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[Sustran] Re: More on motorbikes

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  • EcoPlan, Paris
    ... Behalf Of Guillen Danielle Sent: Tuesday, November 30, 2004 10:21 AM Hello there Mr. Johnson and to those interested in motorcycle studies, Thank you for
    Message 1 of 2 , Nov 30, 2004
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      -----Original Message-----
      Behalf Of Guillen Danielle
      Sent: Tuesday, November 30, 2004 10:21 AM

      Hello there Mr. Johnson and to those interested in motorcycle studies,

      Thank you for this interesting article.

      A paper by Dr. Ing Hsu, Tien-Pen entitled " A Comparison Study on
      Motorcycle Traffic Development in some Asian countries-Case of Taiwan,
      Malaysia and Vietnam" full report available at
      http://www.easts.info/Awards/ICRA-ComparisonStudyMotorcycleDevelopment.pdf
      might also be of interest to you.


      Moreover, I must admit I am particularly interested in this topic as Im
      presently working on my graduate research about motorcycle propelled
      vehicles, the case of tricycles and habal-habal (or motorcycle taxis with
      extension that can accomodate four passengers ) in Davao City, Philippines.
      Compare with other ASEAN countries, motorcycle taxi is not as popular in our

      country, however in 1999, the habal-habal emerged and initial interviews
      with local officials interestingly share the same views as with those of the

      municipal transport official of San Paulo's. You can read more of it at
      this site http://www.iatss.or.jp/english/research/v28-n1/res-moku.html

      I would be very happy to know if there are studies that have done to
      quantify its economic importance (as it is one of the thrust of my study
      too). Any discussion on this from the experts is greatly appreciated.

      Many thanks!

      Best Regards,
      Danielle Guillen
      Graduate Student
      University of Tsukuba
    • Daryl Oster
      On Behalf Of Daryl Oster Sent: Tuesday, November 30, 2004 9:38 PM Motorcycles have several cost and safety advantages over other modes: A couple of measures
      Message 2 of 2 , Dec 1, 2004
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        On Behalf Of Daryl Oster
        Sent: Tuesday, November 30, 2004 9:38 PM


        Motorcycles have several cost and safety advantages over other modes:

        A couple of measures that best indicate a vehicles efficiency and relative
        safety in an urban environment is the vehicle mass per occupant, and the
        vehicle mass per driver.

        The vehicle mass per occupant is a good metric to compare the relative
        efficiency of materials, and energy use:

        For a motorcycle with a mass of 100kg, the average vehicle mass per occupant
        is either 50kg at best (vehicle fully loaded), to 100kg worst case(only the
        driver). For a car of 900kg, the vehicle mass per passenger is about
        150kg/pasenger at best, to 900kg/passenger worst. For a 10,000kg 50
        passenger bus, the best case is 200kg, and the worst case is 10,000kg. For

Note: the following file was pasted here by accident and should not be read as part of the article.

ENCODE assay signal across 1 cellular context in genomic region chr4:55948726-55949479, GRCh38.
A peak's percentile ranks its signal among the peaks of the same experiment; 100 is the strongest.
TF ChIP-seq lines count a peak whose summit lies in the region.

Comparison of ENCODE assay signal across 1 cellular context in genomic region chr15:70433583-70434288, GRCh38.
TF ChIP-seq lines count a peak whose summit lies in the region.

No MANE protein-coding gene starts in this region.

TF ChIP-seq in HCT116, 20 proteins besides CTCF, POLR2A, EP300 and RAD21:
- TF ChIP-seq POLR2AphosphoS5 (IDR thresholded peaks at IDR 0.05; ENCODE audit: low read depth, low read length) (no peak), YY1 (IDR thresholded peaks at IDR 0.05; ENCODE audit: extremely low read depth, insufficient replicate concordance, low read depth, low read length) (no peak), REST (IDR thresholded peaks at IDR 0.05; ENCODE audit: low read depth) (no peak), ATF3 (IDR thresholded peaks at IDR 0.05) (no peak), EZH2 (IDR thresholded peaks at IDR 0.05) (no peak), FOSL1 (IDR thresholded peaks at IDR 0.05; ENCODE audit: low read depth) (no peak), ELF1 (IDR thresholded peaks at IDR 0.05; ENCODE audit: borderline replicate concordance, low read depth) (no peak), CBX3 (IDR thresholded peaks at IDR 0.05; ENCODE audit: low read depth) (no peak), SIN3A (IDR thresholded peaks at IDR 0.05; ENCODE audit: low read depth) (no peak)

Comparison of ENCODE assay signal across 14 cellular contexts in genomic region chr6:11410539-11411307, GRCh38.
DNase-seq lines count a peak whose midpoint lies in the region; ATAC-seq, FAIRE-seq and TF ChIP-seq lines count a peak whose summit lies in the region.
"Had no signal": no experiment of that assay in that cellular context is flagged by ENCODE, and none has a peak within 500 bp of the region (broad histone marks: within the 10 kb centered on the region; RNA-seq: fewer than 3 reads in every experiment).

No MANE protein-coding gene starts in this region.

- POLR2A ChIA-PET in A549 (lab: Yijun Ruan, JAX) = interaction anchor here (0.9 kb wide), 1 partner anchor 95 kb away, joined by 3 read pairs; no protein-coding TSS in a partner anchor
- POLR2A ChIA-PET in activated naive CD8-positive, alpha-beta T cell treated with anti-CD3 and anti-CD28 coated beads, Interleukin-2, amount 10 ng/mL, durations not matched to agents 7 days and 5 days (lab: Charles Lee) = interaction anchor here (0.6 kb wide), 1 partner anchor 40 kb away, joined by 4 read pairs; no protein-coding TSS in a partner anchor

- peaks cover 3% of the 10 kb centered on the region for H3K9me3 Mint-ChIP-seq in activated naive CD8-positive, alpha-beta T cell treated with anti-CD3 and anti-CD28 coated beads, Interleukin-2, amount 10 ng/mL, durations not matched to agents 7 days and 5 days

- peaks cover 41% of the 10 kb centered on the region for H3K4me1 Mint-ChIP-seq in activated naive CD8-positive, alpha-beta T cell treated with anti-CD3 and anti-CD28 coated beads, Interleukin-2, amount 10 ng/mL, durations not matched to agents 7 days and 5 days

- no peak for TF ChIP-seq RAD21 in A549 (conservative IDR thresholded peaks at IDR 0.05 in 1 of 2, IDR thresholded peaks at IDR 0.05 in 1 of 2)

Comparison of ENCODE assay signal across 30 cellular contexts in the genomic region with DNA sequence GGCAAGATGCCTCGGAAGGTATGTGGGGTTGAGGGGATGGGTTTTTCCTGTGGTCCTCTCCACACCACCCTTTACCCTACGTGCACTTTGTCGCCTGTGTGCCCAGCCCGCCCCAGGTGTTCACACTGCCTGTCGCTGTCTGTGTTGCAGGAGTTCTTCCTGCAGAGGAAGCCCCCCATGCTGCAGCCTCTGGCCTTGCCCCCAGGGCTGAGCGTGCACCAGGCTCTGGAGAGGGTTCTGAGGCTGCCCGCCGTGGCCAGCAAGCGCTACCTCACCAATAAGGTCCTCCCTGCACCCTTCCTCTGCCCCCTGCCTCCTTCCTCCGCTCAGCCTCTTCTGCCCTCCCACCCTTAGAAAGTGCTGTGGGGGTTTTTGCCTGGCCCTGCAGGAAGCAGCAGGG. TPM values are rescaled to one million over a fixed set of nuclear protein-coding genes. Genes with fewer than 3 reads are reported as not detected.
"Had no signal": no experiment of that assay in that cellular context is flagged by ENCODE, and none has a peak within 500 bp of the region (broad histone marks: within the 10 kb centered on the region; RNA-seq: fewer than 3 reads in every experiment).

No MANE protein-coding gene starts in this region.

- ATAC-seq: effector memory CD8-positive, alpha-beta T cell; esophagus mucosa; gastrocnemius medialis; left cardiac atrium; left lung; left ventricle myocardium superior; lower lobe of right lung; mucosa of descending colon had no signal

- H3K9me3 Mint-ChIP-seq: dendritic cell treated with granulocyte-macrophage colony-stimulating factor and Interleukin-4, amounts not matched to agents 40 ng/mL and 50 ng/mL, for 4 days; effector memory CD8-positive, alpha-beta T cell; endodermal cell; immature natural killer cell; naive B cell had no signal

a train, the mass per occupant are yet higher. The mechanics of material
        use dictates that larger vehicles will required more material use per
        occupant under best case, and the usual case of less than 100% load factor,
        the real world material utilization is much worse.

        It is true that motorcycle death rate is much greater than the rate in cars
        or busses. How much of that is the fault of the motorcycle, and how much is
        the fault of the cars and buses? For equal speed of vehicles, the fully
        loaded vehicle mass per driver is a good measure of the relative potential
        for one individual to cause damage in the event of loss of vehicle control,
        or failure to observe the ROW:

        Motorcycle == 150kg to 500kg per driver
        Private Automobile== 1500kg to 5000kg per driver
        Bus== 5,000kg to 20,000kg / driver

        For a given speed, the motorcycle represents the lowest risk to others, by
        more than a factor of 10. The private automobile driver not only has
        responsibility for more passengers, they also can cause much greater damage
        to other vehicles, and or property. The bus driver has far more potential
        to cause death in the event of an error, for the passengers on the bus, AND
        those other pedestrians and vehicles on the street.

        There is much evidence to support the view that bus drivers abuse
        pedestrians, car, and motorcycle occupants by un-rightfully taking the ROW
        through intimidation by virtue of their potential to damage other vehicles
        (with little relative risk to the bus driver). By contrast, motorcyclists,
        since they are more exposed to greater personal risk, they drive more
        cautiously, and do not aggressively take the ROW from other vehicles that by
        law should have priority.

        An observer will rarely see a motorcycle pull out in front of a bus, while
        it is frequent that busses will bull out in front of motorcycles that must
        make defensive maneuvers to avoid injury.




        Daryl Oster
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